- X-ray of the elbow is a radiological test carried out to look for abnormalities in bone structures of the joint
- CT (Computerized tomography) scan of the elbow is done to obtain detailed views of the bone
- MRI (Magnetic resonance imaging) of the elbow is done to view the bone and surrounding soft tissues
Treatment varies according to the severity of the fracture and involves the following:
- Rest the elbow until the fracture has healed completely which may take about 8-10 weeks.
- Non-surgical or conservative treatment such as a cast or splint may be used to stabilize the joint if the bones are not displaced. Generally, casts are used to treat fractures in paediatric patients as they experience less muscle stiffness compared to adults.
- Your doctor may prescribe pain medications to keep you comfortable, and antibiotics to prevent infection.
- Physical therapy will be recommended by your doctor to increase range of motion and to strengthen your elbow muscles.
- Surgery is considered in cases of displaced bones or unstable fractures, which require realignment and stabilization of the bone fragment.
Fracture of the Shoulder Blade (Scapula)
The scapula (shoulder blade) is a flat, triangular bone providing attachment to the muscles of the back, neck, chest and arm. The scapula has a body, neck and spine portion.
Scapular fractures are uncommon but do occur and require a large amount of force to fracture. They are usually the result of intense trauma, such as a high speed motor vehicle accident or a fall from height onto one’s back. They can also occur from a fall on an outstretched arm if the humeral head impacts on the glenoid cavity.
Symptoms of a scapular fracture include the following:
- Pain: Usually severe and immediate following injury to the scapula.
- Swelling: The scapular area quickly swells following the injury.
- Bruising: Bruising occurs soon after injury.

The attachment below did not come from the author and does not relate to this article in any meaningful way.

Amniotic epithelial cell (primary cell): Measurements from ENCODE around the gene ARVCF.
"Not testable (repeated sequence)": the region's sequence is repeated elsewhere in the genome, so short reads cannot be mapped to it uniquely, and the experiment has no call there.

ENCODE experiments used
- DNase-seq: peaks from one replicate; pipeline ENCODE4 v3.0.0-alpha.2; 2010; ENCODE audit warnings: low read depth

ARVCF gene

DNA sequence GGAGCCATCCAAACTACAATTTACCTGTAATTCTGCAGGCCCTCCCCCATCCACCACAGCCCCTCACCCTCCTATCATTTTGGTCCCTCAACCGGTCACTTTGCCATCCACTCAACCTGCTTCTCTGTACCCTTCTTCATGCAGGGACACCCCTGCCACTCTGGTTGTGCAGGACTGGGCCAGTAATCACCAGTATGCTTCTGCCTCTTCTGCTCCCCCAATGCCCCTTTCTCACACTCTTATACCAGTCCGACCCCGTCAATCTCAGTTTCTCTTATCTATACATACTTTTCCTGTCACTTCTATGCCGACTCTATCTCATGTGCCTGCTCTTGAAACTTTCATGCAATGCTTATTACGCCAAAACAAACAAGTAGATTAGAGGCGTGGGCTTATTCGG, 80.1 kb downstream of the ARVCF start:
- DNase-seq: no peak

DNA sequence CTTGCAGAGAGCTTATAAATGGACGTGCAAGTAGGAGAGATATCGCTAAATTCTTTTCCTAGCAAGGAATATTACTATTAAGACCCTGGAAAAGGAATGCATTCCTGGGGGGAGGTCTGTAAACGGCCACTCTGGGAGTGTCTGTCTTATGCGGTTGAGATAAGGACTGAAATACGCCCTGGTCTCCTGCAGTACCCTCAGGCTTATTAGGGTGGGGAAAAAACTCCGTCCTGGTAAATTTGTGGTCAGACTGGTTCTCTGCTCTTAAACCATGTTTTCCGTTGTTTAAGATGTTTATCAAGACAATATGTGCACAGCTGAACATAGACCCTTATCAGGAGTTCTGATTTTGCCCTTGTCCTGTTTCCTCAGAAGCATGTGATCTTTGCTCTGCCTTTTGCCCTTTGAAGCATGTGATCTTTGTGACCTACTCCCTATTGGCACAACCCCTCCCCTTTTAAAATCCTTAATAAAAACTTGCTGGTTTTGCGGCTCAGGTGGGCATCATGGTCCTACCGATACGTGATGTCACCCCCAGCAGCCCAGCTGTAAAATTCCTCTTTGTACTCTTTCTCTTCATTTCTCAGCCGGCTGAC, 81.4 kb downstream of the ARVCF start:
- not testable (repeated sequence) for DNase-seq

- Impaired Mobility: Decreased range of motion of the joint occurs, often with inability to straighten the arm.
- Numbness: Numbness, tingling, or coldness of the hand and forearm can occur if blood supply is impaired or nerves are injured.
- Popping Sound: A cracking or popping sound, also referred to as crepitus, can often be heard or felt at the time of the fracture.
Scapular fractures should be evaluated by an orthopaedic surgeon for proper diagnosis and treatment.
Your surgeon will perform the following:
- Medical History
- Physical Examination
Diagnostic Studies may include:
- X-rays: A form of electromagnetic radiation that is used to take pictures of bones.
- CT scan: This test creates images from multiple x-rays and shows your physician structures not seen on regular x-ray.
- MRI: Magnetic and radio waves are used to create a computer image of soft tissue such as nerves and ligaments.
Most scapular fractures are not significantly displaced due to the strong supporting soft tissue structures surrounding it. Therefore, a majority of scapular fractures are treated conservatively and with early motion to reduce the risk of stiffness and will usually heal without affecting shoulder movement.
Conservative treatment options include:
- Immobilization: A sling is used for comfort and to support the shoulder to allow healing to take place. This is usually worn about 3-6 weeks depending on the type of fracture and how well you heal.